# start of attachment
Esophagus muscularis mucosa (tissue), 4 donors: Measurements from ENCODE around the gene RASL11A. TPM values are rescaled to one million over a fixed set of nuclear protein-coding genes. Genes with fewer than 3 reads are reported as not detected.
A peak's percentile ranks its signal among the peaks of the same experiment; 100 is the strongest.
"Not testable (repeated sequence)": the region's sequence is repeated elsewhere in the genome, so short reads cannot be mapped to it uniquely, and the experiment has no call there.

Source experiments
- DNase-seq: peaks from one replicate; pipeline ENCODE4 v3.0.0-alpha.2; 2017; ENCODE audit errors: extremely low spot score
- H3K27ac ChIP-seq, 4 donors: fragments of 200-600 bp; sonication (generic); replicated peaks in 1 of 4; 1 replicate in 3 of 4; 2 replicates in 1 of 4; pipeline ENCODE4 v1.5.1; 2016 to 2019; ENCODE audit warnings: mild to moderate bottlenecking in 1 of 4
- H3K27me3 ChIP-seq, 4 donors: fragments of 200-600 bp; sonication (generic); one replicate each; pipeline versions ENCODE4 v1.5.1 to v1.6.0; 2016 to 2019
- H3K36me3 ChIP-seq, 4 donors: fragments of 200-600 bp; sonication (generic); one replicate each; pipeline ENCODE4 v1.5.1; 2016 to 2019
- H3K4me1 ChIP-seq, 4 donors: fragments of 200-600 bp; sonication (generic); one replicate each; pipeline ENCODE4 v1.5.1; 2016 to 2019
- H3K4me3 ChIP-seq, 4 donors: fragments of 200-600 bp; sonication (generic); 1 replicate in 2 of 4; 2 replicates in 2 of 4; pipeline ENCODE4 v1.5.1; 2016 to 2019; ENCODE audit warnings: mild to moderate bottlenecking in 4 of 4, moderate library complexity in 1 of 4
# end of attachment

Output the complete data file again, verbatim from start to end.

Esophagus muscularis mucosa (tissue), 4 donors: Measurements from ENCODE around the gene RASL11A. TPM values are rescaled to one million over a fixed set of nuclear protein-coding genes. Genes with fewer than 3 reads are reported as not detected.
A peak's percentile ranks its signal among the peaks of the same experiment; 100 is the strongest.
"Not testable (repeated sequence)": the region's sequence is repeated elsewhere in the genome, so short reads cannot be mapped to it uniquely, and the experiment has no call there.

Source experiments
- DNase-seq: peaks from one replicate; pipeline ENCODE4 v3.0.0-alpha.2; 2017; ENCODE audit errors: extremely low spot score
- H3K27ac ChIP-seq, 4 donors: fragments of 200-600 bp; sonication (generic); replicated peaks in 1 of 4; 1 replicate in 3 of 4; 2 replicates in 1 of 4; pipeline ENCODE4 v1.5.1; 2016 to 2019; ENCODE audit warnings: mild to moderate bottlenecking in 1 of 4
- H3K27me3 ChIP-seq, 4 donors: fragments of 200-600 bp; sonication (generic); one replicate each; pipeline versions ENCODE4 v1.5.1 to v1.6.0; 2016 to 2019
- H3K36me3 ChIP-seq, 4 donors: fragments of 200-600 bp; sonication (generic); one replicate each; pipeline ENCODE4 v1.5.1; 2016 to 2019
- H3K4me1 ChIP-seq, 4 donors: fragments of 200-600 bp; sonication (generic); one replicate each; pipeline ENCODE4 v1.5.1; 2016 to 2019
- H3K4me3 ChIP-seq, 4 donors: fragments of 200-600 bp; sonication (generic); 1 replicate in 2 of 4; 2 replicates in 2 of 4; pipeline ENCODE4 v1.5.1; 2016 to 2019; ENCODE audit warnings: mild to moderate bottlenecking in 4 of 4, moderate library complexity in 1 of 4